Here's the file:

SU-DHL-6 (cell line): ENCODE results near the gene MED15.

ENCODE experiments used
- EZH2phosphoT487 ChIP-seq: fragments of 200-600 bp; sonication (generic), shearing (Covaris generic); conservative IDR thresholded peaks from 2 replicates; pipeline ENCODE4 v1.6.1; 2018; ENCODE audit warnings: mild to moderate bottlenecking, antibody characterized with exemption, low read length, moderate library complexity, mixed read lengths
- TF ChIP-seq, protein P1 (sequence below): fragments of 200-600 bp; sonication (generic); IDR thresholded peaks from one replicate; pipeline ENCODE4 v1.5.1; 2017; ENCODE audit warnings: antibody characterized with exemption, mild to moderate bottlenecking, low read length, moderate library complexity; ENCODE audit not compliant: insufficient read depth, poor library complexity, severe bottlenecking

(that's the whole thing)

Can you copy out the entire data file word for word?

SU-DHL-6 (cell line): ENCODE results near the gene MED15.

ENCODE experiments used
- EZH2phosphoT487 ChIP-seq: fragments of 200-600 bp; sonication (generic), shearing (Covaris generic); conservative IDR thresholded peaks from 2 replicates; pipeline ENCODE4 v1.6.1; 2018; ENCODE audit warnings: mild to moderate bottlenecking, antibody characterized with exemption, low read length, moderate library complexity, mixed read lengths
- TF ChIP-seq, protein P1 (sequence below): fragments of 200-600 bp; sonication (generic); IDR thresholded peaks from one replicate; pipeline ENCODE4 v1.5.1; 2017; ENCODE audit warnings: antibody characterized with exemption, mild to moderate bottlenecking, low read length, moderate library complexity; ENCODE audit not compliant: insufficient read depth, poor library complexity, severe bottlenecking